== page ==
"The strategy of deploying resources where we have the most crime. That is very important to our strategy of responding to crime," Chief Putney replied. "What we want to do is achieve our mission which is to prevent it so we go where crime is most likely to happen geographically."

The Chief added, "The delicate balance though is you can create a situation where you're being proactive, you're being in an area where you most likely will predict crime to happen and you're impacting the most vulnerable people negatively. You're citing them, you're stopping them, you're doing things also that another segment of the community is not going to appreciate as much. So I get it but it's all of our problem. It's not just, 'go over there and do work in this hot spot.' We have to be proactive all over our community."

Property crime is a big worry in Ballantyne.

"We do have incidents. If you leave your garage door open, a car is gonna come by. Kids are going to try and sell you candy while the other kid steals your stuff out of the garage. You know they do stuff like that. You need to keep your garage doors closed," the resident said.

"We [CMPD] spend a lot of time especially in south Charlotte educating along those lines," Chief Putney said.

"If you can lock your car, if you can take out your valuables, if you can close your garage door you're going to help us reduce crime. It's just that simple. A lot of the property crime is specific to people who are allowing for criminal activity to occur," Putney said.

Sherry Hodgin works in Ballantyne but lives just minutes away in an incorporated area of Mecklenburg County.

"My address is Pineville but it's Mecklenburg County, but when I call the police they say you need to call Pineville. When I call Pineville they say you need to call Charlotte, so I don't ever know who to call when I need a police officer and usually if I'm calling it's some sort of an emergency. It doesn't happen often," she said.

To Hodgin, Chief Putney said, "911 is where she needs to call and we'll figure that out in the back end. It also depends on where she is – if she's at her residence versus if she's out shopping or something else – it is confusing. The jurisdictions change depending on where you are geographically. I understand her concern, but ultimately if you call 911 we're going to find out. We're going to get them right there who are responsible for that response."

In an ever-changing city, the NoDa community has been evolving for a long time.

Sitting in the shadow of uptown, it's a go-to spot, but still prides itself on a neighborhood-feel. It's home to folks who've put down roots, care and keep an eye out.

"If you leave your car out here, leave it unlocked – a lot of people will go in and just take it. Also, home break-ins as well," said Charles Crable, who lives in NoDa.

Crable had a question for Chief Kerr Putney.

"If anything, we were concerned about the patrols and what we can do as a community to go ahead and keep the crime rates down in NoDA."

"Actually, overall our break-ins for larcenies of auto and houses are down slightly. What we're seeing though is a much more concerted effort of those who are committing those crimes to be target-specific," Chief Putney replied. "We're seeing a lot of younger people who are doing it as a concerted effort, but what we're going to do to address it is  - the best thing, I think, is a nosy neighbor. We're connecting our community coordinators with communities like NoDa to have a conversation about how to harden the target."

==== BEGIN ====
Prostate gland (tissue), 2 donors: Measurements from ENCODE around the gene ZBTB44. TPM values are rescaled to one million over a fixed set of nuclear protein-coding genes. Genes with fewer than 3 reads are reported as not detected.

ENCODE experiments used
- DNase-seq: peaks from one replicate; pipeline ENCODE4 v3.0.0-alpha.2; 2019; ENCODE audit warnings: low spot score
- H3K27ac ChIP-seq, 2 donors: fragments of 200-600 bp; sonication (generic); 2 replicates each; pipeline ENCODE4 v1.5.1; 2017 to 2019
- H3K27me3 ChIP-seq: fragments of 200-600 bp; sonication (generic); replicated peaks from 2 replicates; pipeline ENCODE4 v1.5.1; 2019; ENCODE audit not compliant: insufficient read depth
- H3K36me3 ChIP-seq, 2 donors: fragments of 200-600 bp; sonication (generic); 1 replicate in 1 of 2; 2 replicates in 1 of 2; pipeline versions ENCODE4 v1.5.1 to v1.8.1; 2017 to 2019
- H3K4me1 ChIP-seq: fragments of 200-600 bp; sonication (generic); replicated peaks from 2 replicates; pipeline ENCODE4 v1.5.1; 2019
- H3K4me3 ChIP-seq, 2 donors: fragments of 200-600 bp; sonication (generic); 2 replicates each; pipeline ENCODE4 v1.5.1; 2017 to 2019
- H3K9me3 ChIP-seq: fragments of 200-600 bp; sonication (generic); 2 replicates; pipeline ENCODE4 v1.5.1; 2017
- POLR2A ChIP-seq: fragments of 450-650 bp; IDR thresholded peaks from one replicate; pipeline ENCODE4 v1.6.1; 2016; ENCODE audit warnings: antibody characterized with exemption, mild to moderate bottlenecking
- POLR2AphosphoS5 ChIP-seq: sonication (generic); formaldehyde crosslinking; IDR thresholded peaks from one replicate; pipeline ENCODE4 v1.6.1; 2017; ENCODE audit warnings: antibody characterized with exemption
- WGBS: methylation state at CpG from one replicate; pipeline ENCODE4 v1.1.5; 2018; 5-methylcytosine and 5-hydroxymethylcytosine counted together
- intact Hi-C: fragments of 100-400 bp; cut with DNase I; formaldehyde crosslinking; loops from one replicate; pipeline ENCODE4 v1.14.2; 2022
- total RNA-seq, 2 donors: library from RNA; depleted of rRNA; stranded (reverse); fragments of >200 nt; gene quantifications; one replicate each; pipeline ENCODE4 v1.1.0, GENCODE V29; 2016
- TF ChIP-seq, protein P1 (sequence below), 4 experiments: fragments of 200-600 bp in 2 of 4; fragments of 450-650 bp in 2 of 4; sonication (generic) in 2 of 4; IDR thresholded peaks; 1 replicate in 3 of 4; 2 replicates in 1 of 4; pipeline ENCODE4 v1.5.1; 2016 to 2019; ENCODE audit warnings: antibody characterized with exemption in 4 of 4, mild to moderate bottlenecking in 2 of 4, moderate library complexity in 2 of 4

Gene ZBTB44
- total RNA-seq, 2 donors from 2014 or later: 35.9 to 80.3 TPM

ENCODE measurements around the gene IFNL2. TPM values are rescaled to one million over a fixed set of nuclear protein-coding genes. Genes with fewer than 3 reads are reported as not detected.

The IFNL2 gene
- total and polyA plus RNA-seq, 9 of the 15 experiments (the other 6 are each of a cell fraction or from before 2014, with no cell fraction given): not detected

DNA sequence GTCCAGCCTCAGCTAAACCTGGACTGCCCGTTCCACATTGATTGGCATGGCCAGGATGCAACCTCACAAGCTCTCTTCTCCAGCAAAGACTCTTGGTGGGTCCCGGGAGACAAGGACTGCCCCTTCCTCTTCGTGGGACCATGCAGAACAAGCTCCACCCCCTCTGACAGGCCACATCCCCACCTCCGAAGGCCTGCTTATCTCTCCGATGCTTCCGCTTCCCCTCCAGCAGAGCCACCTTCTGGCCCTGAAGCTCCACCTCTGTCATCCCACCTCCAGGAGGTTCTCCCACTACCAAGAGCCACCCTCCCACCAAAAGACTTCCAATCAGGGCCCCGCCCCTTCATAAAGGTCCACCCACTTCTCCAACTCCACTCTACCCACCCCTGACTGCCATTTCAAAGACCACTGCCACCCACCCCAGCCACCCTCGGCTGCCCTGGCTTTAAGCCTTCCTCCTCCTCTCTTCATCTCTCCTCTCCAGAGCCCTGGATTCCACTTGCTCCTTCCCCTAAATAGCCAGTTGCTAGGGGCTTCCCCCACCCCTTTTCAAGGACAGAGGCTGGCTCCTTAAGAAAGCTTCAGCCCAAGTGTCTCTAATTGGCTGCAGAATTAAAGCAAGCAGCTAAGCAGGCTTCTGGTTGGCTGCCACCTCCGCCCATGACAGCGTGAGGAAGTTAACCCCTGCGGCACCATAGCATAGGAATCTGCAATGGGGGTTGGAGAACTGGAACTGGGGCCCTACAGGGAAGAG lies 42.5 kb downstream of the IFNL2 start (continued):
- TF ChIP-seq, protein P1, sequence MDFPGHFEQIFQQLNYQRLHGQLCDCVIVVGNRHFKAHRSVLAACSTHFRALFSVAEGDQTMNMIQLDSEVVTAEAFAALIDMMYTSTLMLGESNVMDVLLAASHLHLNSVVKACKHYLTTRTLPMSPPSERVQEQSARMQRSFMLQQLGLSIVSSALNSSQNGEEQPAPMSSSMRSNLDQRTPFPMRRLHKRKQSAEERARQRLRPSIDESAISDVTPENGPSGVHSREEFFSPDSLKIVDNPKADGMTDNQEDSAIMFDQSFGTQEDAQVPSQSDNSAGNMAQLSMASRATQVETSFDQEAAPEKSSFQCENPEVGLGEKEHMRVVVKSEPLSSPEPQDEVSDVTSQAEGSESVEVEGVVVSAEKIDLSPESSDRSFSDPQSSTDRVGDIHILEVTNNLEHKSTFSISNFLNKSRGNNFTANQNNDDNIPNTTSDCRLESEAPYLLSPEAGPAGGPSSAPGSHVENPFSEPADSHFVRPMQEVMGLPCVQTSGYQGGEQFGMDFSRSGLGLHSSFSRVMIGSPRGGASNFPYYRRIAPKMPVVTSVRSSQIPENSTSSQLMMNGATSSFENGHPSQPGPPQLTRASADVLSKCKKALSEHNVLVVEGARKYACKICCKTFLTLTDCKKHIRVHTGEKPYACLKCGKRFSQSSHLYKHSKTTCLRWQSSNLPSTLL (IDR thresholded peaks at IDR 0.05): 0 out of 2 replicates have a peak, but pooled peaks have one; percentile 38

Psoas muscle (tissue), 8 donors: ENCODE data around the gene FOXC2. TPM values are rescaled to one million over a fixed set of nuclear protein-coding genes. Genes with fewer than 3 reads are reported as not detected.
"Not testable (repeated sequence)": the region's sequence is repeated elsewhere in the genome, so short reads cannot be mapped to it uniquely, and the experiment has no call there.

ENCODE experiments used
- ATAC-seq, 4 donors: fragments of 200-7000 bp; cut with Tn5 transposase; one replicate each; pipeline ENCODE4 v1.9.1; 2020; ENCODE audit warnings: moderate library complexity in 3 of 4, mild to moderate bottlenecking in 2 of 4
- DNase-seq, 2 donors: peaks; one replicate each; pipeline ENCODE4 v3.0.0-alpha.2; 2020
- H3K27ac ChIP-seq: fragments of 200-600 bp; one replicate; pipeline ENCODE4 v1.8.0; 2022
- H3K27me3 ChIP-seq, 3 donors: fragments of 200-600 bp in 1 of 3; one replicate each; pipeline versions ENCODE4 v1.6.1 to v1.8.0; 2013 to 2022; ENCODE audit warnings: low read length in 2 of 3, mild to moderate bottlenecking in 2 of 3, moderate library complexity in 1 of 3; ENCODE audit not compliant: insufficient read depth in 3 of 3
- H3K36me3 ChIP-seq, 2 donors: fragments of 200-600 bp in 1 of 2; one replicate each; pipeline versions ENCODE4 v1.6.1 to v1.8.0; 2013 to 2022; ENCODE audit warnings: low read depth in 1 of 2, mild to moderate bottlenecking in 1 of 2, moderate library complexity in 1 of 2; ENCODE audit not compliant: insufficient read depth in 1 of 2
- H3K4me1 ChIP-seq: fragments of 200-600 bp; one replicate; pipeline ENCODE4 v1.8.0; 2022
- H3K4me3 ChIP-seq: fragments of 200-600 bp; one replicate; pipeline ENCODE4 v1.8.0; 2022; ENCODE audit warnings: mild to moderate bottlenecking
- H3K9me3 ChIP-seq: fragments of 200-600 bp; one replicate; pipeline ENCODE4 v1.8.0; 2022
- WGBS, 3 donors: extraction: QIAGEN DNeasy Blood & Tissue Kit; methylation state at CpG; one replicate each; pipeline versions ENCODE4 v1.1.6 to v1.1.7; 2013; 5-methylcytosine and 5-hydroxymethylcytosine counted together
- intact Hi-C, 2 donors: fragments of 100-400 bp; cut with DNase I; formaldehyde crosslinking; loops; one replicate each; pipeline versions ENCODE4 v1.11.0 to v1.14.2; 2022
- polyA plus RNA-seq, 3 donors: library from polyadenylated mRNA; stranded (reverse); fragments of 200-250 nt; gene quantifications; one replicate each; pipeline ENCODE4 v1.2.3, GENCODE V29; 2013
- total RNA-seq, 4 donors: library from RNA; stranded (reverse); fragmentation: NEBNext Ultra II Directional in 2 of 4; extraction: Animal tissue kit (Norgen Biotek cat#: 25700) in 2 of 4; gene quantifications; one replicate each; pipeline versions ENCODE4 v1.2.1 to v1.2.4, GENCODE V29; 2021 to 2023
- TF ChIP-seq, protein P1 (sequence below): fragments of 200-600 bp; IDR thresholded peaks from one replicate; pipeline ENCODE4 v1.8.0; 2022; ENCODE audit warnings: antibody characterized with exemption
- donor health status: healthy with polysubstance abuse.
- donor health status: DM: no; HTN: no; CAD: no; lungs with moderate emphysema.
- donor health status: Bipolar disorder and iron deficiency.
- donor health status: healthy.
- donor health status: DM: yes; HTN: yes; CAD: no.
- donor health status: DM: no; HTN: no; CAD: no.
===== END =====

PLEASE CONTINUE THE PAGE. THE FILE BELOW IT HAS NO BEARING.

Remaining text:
Putney continued, "Then what we're doing is, a lot of areas like that we've started a walking beat. Right now it's part-time. Our intent as we get our staffing up is make those full-time endeavors because we see the benefit of it. And then our officers are there during the day while people are at work. So we have quite a few things up our sleeve that we are starting to do probably in the spring."

In just a matter of time, the light rail will soon be going through NoDa. That means even more people will be coming and going.

Joe Kuhlman of the Evening Muse is one of the business owners who wonders if the light rail will bring more crime.

"What sort of problems or conditions are you anticipating, or what sort of work are you trying to do, to make sure people are still going to be safe and make that transit corridor thrive?" Kuhlman asked Chief Putney.

"We're in the forefront. We had proactive conversations from the beginning," Putney answered. "With CATS [Charlotte Area Transit System], we're talking about what our presence should be and what private security presence should be and we've collaboratively designed a plan."

Police say when the original nine miles of the light rail started, they expected to see a surge in crime along the corridor. That didn't happen, but the chief says the department saw that the transit brought in a concentration of people.

"The other big thing we're doing - organization here - we're going to create a transit division that talks about, and is focused upon, and manages the light rail, our greenways, and a lot of the corridors we're talking about, including the airport," Putney said. "We just want to make sure people feel safe and they are safe."

But when it comes to safety in NoDa, one question came up more than once.

"Have we noticed an increase in car break-ins, just petty theft and things like that? I've noticed people trying to get into cars that aren't theirs. And what are they planning on doing about that?" asked Rachel Hall, who has lived in NoDa for two years.

"We're all telling people when you see something like this you gotta call us, make us aware. Let us get a blue and white out to check that out, see what's going on," Chief Putney responded. "Car break-ins will continue to be an issue for us, because the vast majority of time people are checking handles. They don't have to smash windows that much  because too many times people are leaving their cars unlocked."